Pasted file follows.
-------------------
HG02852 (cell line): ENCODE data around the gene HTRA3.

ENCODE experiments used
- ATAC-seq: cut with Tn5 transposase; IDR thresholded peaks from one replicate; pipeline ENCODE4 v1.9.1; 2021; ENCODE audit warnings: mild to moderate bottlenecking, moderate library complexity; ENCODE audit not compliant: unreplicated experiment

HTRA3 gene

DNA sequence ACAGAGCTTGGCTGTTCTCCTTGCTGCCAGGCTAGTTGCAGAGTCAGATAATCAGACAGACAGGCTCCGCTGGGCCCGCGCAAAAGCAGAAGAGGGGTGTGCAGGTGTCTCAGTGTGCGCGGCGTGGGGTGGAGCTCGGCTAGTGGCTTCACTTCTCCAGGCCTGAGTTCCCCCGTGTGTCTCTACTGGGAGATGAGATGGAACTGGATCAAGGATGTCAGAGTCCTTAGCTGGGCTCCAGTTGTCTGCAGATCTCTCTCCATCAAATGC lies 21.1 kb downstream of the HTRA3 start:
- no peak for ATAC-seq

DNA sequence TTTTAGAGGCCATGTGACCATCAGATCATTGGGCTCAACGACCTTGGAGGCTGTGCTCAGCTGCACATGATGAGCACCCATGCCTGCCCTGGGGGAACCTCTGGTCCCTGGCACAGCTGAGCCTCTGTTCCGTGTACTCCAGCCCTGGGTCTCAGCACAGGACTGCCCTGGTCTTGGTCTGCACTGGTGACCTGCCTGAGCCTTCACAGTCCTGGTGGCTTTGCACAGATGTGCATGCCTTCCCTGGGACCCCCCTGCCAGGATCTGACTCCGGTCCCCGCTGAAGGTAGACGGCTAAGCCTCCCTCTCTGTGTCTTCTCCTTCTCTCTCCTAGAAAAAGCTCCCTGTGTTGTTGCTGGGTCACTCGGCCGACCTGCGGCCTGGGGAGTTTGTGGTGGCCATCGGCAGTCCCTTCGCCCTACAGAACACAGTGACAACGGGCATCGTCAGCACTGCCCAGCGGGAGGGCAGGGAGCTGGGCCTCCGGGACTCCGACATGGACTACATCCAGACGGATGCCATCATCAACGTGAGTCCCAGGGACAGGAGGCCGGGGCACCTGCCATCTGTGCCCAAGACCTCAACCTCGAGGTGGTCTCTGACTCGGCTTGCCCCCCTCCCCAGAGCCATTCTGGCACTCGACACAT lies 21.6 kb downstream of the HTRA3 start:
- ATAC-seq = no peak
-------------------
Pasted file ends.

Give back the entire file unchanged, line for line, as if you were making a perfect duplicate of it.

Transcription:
HG02852 (cell line): ENCODE data around the gene HTRA3.

ENCODE experiments used
- ATAC-seq: cut with Tn5 transposase; IDR thresholded peaks from one replicate; pipeline ENCODE4 v1.9.1; 2021; ENCODE audit warnings: mild to moderate bottlenecking, moderate library complexity; ENCODE audit not compliant: unreplicated experiment

HTRA3 gene

DNA sequence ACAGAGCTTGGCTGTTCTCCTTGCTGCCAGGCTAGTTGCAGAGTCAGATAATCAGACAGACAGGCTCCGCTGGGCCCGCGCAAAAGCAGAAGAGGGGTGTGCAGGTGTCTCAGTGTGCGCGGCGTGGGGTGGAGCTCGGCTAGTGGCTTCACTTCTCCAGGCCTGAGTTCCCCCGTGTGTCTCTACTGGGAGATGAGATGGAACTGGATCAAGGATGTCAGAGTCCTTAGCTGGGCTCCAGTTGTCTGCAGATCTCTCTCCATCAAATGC lies 21.1 kb downstream of the HTRA3 start:
- no peak for ATAC-seq

DNA sequence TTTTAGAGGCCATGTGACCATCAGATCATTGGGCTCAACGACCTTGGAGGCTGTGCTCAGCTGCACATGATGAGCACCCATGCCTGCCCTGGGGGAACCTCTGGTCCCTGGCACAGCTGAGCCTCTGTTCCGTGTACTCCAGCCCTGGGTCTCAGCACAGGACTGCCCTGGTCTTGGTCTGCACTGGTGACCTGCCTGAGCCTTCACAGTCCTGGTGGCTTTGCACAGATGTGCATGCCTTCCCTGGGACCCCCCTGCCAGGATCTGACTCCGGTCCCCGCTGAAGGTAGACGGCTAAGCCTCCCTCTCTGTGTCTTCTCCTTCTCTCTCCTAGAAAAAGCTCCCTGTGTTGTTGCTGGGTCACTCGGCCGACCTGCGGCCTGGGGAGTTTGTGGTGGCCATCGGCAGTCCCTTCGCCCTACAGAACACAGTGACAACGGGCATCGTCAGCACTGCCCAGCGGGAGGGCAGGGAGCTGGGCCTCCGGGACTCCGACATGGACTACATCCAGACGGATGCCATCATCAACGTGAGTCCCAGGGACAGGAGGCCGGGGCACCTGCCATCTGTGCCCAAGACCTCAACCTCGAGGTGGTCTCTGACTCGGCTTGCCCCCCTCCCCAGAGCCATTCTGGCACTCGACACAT lies 21.6 kb downstream of the HTRA3 start:
- ATAC-seq = no peak